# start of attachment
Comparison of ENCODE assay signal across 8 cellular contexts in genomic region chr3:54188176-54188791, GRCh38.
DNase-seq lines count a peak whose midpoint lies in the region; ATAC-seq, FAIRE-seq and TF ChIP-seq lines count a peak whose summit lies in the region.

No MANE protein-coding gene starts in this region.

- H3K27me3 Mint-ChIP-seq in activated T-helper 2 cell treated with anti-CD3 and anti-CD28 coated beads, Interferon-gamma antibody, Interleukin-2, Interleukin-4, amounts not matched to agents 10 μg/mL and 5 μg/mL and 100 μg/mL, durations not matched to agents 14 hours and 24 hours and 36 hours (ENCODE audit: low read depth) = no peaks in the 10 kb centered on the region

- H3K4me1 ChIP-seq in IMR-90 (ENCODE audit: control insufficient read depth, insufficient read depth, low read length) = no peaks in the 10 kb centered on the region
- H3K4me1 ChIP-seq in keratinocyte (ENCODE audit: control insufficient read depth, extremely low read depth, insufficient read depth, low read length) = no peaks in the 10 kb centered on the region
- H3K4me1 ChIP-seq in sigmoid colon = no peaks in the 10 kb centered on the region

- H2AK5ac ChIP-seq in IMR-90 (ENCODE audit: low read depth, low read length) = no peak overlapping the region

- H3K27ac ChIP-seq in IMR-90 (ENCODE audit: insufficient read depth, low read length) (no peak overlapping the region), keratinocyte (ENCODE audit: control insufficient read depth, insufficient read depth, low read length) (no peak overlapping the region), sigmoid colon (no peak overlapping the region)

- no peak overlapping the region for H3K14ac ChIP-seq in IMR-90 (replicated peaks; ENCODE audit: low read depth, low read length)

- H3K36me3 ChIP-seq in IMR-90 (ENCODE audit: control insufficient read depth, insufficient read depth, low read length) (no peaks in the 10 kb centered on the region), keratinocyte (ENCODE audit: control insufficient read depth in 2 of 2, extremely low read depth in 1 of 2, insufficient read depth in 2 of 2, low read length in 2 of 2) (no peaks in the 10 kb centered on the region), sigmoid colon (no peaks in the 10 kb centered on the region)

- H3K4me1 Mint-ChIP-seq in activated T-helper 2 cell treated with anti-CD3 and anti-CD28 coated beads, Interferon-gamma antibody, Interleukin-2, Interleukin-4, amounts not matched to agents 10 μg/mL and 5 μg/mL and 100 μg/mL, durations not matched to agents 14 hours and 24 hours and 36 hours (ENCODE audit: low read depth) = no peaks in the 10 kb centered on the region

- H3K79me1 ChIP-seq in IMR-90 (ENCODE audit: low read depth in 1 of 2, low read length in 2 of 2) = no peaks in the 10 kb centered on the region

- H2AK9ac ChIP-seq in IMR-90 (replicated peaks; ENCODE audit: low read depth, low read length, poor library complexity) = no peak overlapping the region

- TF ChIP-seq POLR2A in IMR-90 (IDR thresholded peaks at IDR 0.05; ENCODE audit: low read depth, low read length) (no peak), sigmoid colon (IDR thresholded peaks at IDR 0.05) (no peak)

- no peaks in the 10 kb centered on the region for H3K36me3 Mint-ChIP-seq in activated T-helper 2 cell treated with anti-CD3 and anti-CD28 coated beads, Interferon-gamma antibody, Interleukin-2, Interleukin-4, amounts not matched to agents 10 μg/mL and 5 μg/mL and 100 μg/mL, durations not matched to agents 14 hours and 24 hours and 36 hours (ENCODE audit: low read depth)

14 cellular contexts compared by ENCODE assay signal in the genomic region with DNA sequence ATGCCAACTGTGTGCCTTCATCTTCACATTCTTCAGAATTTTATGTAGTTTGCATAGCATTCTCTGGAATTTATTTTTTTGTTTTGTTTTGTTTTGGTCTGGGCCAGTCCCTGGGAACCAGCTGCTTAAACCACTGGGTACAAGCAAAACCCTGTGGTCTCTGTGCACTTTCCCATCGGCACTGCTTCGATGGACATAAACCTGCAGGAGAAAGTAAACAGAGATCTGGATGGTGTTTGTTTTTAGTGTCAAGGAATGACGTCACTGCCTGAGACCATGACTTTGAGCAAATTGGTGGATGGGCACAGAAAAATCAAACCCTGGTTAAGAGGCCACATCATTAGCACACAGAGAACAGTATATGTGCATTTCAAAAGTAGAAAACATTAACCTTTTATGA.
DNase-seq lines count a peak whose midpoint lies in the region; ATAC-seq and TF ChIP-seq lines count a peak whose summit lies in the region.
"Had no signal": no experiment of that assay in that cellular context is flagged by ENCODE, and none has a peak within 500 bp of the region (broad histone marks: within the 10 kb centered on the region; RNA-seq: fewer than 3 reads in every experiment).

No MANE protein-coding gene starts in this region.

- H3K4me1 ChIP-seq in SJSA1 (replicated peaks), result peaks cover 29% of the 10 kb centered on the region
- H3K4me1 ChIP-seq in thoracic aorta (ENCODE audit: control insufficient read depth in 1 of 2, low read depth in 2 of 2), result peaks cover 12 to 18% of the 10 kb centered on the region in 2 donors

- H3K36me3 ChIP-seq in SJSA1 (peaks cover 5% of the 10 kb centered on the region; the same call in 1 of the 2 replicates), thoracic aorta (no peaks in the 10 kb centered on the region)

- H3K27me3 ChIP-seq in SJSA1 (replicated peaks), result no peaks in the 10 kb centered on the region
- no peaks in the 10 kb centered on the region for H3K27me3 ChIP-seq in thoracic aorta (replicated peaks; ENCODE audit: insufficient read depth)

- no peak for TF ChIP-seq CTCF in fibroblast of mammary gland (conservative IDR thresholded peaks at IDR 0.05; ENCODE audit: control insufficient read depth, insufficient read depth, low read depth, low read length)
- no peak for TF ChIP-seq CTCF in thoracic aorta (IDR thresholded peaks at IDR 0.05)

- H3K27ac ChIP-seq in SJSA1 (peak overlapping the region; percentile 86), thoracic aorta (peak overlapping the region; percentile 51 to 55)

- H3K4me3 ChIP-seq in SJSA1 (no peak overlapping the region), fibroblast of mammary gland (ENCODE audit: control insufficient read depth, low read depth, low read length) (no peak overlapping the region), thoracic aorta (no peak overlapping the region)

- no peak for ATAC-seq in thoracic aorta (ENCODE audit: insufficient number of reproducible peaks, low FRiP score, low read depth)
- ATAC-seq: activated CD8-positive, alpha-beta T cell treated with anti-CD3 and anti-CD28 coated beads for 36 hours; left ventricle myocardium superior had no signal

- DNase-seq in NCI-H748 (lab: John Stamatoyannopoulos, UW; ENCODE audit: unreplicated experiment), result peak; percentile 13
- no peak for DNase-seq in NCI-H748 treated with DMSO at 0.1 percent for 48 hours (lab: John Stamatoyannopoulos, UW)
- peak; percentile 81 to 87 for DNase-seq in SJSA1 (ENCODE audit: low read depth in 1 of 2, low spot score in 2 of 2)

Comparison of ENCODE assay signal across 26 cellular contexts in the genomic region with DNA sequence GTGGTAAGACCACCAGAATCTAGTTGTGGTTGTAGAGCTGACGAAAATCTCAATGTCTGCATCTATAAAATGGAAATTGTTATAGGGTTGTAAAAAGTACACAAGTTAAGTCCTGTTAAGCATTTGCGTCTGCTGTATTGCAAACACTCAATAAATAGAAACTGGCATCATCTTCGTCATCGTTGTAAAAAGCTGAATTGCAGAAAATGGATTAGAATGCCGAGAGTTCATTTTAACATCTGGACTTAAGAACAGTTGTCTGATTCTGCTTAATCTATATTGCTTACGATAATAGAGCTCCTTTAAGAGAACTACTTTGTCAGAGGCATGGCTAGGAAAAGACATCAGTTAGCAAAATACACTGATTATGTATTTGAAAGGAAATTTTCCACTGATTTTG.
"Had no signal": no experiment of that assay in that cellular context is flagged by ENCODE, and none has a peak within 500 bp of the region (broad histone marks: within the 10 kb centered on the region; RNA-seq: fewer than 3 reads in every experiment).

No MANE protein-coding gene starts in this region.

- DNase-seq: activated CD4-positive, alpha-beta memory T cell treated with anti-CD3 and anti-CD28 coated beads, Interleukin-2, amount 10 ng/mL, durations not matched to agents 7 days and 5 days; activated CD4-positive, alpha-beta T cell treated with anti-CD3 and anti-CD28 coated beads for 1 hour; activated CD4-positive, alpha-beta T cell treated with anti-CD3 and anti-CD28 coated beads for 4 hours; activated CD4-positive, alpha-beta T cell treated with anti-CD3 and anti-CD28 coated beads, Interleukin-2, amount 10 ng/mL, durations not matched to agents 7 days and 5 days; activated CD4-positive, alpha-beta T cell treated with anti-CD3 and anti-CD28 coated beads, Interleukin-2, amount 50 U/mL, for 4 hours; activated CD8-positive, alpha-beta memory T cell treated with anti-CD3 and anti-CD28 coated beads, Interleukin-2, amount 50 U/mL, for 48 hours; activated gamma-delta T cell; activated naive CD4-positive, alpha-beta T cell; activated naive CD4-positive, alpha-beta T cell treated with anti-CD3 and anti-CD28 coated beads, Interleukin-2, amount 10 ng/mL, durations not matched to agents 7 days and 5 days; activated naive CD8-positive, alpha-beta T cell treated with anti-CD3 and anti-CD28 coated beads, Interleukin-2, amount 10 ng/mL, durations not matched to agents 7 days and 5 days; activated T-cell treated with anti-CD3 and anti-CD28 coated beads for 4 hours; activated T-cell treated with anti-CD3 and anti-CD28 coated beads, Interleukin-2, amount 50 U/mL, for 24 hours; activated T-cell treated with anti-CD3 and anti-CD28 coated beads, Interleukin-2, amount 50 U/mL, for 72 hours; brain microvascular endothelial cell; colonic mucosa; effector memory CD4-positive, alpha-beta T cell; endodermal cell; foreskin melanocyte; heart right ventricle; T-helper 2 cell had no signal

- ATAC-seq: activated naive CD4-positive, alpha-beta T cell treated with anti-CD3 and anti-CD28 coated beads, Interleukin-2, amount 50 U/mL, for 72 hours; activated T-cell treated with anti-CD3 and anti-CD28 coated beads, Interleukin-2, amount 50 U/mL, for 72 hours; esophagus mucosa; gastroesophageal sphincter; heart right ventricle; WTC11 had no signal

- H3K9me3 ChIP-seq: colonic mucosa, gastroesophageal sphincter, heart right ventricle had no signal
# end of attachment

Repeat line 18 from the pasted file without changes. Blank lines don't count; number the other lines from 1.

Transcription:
DNase-seq lines count a peak whose midpoint lies in the region; ATAC-seq and TF ChIP-seq lines count a peak whose summit lies in the region.